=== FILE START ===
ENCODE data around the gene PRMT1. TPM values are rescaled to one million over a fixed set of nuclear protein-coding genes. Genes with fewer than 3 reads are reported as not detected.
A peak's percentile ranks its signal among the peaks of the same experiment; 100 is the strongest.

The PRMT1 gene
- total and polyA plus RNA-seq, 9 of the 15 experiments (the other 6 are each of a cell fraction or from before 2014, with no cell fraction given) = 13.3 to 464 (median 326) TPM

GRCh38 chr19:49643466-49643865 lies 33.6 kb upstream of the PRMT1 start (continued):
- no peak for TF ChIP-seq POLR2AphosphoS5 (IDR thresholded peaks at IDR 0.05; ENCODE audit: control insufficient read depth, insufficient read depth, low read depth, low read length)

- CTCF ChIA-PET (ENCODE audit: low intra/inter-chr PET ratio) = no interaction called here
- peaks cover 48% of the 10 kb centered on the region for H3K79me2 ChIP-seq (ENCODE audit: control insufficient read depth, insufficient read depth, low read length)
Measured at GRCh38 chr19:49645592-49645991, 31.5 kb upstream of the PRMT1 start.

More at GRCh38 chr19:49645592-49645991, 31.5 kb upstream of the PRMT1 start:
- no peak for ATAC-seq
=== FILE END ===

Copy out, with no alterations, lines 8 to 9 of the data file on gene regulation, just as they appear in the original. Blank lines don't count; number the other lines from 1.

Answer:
- peaks cover 48% of the 10 kb centered on the region for H3K79me2 ChIP-seq (ENCODE audit: control insufficient read depth, insufficient read depth, low read length)
Measured at GRCh38 chr19:49645592-49645991, 31.5 kb upstream of the PRMT1 start.